I like to write down the things I’ve learnt and the people I’ve met on my travels. Before exchange, I also wrote down my goals for exchange, and at the end, I wrote down what I wanted to change when I returned home.
18) When you are home, try to stay positive!
You may feel post-exchange depression, but try not to complain to much and pick at everything you dislike about home. If you don’t like something, consider how you can change it or at least change the way you look at it. (Except the weather… you just have to bear with the heat haha).
19) Meet new people rather than sticking to your own friends
It won’t be easy to break away from the group, since people tend to think you’re rejecting them to mix with locals. But honestly, your study abroad experience will be a lot more meaningful if you make an effort to mix with people from different cultures rather than staying in your comfort zone. It wasn’t easy, but I looked for different ways to meet new people. You can sign up for a group trip with a bunch of local students, join a club or sport or sign up for language classes.
20) Be YOU.
Choose experiences based on what you are interested in and not who is going. It is hard to be independent and to follow your interests, especially when there is a whole group to consider. But at the most, you can just travel alone. Exchange is a good time for you to learn to be independent and to choose for yourself, not to just go with the group everywhere.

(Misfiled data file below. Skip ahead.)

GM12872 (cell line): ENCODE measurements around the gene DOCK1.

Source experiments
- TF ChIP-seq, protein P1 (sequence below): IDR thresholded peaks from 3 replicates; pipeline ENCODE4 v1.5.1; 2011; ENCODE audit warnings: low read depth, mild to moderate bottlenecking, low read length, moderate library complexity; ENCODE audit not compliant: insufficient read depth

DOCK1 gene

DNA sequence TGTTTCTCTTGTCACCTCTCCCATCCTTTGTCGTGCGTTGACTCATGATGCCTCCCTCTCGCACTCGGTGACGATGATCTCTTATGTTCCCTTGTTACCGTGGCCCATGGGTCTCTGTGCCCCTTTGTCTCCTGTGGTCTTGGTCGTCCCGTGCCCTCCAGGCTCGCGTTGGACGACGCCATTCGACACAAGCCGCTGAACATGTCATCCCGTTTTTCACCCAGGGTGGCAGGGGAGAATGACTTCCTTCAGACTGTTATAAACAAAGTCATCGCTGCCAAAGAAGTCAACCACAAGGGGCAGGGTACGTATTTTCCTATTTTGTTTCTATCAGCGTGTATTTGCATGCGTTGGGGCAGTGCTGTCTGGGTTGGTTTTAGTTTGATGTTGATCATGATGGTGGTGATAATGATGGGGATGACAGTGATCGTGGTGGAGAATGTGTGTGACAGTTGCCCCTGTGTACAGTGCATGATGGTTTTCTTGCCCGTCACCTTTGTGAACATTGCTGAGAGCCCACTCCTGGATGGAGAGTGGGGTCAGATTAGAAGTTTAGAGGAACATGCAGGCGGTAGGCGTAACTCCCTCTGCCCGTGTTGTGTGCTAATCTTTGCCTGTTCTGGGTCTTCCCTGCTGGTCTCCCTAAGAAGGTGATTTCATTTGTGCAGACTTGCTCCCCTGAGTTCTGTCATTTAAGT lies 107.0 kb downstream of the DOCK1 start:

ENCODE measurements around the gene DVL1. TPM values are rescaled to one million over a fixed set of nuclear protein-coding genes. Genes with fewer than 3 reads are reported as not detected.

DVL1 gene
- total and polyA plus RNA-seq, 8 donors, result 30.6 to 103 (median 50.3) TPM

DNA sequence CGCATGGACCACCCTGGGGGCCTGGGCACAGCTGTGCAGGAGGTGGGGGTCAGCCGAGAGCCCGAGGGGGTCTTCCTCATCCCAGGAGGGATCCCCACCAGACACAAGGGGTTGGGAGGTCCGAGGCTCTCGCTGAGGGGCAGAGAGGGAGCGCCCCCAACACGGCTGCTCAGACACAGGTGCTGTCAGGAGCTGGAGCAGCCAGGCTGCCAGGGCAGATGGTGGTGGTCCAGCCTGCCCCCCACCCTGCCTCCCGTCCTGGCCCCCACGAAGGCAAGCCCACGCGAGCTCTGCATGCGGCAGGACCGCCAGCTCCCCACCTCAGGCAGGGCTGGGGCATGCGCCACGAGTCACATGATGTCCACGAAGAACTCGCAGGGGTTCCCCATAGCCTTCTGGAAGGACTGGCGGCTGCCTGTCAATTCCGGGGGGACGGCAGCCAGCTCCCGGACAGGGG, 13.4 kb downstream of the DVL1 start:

21) Just have fun!
I don’t want to give you a rose-tinted view of studying abroad. It is fun, especially if you meet nice people and travel to new places. But you will feel homesick at some point. That said, don’t waste your exchange experience letting the homesickness get to you and wishing you were home and then coming home and wishing you were abroad. Make full use of this opportunity!! Fill your schedule so you don’t have too much downtime to think about home and be sad. Design your own experience!
With that, safe travels and have a wonderful study abroad 😀